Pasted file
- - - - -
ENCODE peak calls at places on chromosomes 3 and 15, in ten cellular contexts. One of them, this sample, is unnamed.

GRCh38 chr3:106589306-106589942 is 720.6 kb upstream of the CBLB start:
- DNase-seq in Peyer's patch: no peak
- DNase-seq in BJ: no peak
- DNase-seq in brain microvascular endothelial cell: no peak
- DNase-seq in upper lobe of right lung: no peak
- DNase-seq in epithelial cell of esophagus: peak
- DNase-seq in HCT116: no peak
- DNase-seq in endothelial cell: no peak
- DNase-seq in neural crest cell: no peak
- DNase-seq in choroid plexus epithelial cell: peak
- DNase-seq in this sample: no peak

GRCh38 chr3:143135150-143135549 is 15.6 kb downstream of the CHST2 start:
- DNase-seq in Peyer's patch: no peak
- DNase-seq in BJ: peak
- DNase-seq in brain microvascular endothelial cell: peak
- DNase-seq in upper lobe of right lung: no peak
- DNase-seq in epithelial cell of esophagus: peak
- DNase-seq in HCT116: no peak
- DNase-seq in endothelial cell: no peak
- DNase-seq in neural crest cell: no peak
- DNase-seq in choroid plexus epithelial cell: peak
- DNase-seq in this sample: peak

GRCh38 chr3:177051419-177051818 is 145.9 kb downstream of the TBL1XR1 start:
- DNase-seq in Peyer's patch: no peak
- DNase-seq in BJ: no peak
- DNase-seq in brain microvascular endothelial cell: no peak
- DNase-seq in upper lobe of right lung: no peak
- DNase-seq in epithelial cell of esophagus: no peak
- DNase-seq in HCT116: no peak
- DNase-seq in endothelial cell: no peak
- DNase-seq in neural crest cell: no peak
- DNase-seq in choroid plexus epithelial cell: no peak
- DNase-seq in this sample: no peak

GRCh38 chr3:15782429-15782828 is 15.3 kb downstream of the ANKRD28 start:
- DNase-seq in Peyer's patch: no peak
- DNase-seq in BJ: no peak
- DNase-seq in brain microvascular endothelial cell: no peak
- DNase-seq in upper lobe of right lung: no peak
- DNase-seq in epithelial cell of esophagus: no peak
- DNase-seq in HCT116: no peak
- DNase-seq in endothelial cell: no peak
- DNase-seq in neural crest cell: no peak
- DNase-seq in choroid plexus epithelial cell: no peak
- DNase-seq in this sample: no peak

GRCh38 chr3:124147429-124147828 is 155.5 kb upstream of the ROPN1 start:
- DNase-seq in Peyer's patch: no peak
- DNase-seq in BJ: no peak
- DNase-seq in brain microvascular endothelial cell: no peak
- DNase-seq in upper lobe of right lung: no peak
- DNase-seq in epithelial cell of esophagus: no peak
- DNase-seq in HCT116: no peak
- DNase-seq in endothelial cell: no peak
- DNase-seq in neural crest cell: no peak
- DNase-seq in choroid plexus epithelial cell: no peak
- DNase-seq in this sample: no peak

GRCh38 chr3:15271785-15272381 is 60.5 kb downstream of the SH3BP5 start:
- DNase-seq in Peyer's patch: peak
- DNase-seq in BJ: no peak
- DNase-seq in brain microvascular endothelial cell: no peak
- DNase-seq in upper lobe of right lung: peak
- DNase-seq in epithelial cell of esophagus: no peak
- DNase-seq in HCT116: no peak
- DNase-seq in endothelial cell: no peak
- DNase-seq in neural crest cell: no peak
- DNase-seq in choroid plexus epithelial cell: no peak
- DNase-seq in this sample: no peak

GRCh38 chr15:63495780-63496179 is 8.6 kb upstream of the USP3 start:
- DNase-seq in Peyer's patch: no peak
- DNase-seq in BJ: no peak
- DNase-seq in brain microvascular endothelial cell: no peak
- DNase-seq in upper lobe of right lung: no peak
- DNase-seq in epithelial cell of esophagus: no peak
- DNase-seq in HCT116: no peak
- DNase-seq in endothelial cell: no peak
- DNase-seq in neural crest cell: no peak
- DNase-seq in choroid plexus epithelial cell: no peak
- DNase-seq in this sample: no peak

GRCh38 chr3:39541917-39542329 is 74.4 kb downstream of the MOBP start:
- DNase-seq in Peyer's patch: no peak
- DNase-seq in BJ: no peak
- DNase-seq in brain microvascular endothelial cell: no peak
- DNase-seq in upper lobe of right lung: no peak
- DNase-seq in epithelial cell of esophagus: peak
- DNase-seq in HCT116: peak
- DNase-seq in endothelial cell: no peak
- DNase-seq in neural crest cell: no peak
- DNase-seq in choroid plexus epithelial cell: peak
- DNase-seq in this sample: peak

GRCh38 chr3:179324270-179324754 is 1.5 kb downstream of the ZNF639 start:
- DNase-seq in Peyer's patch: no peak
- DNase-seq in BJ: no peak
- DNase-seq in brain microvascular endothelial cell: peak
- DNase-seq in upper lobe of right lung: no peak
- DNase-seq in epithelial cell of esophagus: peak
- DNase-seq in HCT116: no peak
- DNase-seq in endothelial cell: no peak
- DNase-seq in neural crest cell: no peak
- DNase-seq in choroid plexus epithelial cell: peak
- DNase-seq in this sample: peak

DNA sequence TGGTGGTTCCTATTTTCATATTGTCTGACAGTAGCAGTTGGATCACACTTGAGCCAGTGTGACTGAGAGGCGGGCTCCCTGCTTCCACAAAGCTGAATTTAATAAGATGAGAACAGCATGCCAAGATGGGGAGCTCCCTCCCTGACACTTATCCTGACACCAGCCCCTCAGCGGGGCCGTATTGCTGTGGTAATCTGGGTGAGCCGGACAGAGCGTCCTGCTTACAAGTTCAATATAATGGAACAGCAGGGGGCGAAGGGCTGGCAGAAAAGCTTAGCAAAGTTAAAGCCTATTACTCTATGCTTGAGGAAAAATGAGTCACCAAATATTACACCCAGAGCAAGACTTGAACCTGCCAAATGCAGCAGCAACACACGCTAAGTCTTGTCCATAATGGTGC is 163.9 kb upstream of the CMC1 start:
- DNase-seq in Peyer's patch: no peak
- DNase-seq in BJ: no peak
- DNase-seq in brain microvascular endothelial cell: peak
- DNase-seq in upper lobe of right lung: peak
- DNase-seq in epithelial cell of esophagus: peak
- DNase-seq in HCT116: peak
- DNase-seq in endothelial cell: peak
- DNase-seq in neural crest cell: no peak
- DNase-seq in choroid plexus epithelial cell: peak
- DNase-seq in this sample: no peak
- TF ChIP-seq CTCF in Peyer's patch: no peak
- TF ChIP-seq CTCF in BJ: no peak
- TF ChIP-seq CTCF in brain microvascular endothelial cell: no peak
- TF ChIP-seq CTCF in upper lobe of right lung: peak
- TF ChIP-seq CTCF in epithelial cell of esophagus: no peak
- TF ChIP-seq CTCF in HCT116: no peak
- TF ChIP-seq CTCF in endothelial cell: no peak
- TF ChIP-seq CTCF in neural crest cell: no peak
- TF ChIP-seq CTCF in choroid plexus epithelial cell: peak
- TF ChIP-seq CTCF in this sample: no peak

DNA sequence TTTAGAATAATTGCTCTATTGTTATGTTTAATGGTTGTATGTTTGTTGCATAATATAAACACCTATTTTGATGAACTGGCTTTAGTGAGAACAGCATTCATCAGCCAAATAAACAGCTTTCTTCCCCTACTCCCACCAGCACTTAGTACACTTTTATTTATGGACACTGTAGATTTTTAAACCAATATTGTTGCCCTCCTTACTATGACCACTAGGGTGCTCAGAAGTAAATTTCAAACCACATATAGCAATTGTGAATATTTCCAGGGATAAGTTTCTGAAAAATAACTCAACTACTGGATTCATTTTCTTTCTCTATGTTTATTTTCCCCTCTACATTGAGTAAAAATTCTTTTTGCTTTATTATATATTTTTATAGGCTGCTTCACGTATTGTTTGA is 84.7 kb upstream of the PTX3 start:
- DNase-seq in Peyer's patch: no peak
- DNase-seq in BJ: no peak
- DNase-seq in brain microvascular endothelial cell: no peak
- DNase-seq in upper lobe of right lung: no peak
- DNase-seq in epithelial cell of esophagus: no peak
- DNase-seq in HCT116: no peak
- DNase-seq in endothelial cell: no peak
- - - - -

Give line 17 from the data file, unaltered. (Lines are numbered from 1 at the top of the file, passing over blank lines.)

- DNase-seq in upper lobe of right lung: no peak